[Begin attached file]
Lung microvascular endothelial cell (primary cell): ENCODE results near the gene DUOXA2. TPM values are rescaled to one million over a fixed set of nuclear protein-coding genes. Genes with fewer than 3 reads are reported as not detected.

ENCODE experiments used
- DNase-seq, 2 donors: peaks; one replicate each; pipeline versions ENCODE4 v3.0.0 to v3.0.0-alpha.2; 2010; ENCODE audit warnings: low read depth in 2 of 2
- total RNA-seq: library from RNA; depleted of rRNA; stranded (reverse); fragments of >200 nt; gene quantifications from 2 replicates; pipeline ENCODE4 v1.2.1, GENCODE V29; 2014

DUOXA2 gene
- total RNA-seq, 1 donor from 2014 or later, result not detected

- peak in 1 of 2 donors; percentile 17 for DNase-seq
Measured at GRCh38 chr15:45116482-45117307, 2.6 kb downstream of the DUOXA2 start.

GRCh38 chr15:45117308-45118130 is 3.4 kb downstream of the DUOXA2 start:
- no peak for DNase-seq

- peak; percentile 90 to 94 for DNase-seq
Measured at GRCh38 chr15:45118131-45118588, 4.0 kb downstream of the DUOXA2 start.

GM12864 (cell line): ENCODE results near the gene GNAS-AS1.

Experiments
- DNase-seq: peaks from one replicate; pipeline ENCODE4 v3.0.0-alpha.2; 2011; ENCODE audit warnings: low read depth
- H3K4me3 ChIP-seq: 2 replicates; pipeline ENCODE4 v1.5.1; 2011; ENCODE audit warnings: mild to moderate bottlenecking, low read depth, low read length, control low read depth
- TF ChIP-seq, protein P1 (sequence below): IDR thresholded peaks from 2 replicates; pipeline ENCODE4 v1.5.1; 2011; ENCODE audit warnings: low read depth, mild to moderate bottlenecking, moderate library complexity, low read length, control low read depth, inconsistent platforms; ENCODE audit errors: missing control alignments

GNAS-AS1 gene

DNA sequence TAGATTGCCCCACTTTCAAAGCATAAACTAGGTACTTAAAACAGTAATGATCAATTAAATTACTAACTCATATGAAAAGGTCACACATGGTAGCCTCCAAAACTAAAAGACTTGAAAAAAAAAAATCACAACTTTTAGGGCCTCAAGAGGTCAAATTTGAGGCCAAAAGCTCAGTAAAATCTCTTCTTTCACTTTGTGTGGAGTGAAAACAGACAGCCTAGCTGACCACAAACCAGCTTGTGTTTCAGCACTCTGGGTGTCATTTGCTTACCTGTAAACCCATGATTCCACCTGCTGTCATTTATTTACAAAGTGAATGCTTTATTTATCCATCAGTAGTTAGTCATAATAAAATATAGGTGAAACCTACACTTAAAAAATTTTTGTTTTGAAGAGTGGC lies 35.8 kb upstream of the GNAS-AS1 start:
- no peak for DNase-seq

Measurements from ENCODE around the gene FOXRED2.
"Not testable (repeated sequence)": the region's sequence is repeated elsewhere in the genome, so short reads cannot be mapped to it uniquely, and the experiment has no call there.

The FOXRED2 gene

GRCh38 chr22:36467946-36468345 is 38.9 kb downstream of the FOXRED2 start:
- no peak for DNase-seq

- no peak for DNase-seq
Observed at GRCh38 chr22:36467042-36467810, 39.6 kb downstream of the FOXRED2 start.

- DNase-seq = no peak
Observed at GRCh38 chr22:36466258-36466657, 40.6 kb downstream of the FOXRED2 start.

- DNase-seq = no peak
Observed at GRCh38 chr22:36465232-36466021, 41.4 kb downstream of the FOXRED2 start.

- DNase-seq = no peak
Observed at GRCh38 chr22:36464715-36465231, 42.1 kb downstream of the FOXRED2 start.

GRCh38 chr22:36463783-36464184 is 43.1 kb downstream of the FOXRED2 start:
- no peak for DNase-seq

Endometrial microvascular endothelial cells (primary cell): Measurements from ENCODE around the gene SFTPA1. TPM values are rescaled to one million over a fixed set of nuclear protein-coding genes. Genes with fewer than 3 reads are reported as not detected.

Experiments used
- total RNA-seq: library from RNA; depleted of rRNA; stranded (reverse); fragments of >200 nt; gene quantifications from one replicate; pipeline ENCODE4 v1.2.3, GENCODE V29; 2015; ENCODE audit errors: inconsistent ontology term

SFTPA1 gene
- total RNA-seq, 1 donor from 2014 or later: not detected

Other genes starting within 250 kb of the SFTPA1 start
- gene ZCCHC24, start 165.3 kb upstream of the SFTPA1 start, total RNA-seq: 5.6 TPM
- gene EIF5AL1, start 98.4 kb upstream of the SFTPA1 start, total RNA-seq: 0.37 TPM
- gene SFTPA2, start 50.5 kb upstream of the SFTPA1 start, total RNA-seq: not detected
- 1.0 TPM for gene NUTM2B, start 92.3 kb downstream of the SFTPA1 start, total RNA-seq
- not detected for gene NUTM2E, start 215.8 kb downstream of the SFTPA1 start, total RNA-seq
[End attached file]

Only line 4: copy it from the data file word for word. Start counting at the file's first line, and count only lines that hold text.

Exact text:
- total RNA-seq: library from RNA; depleted of rRNA; stranded (reverse); fragments of >200 nt; gene quantifications from 2 replicates; pipeline ENCODE4 v1.2.1, GENCODE V29; 2014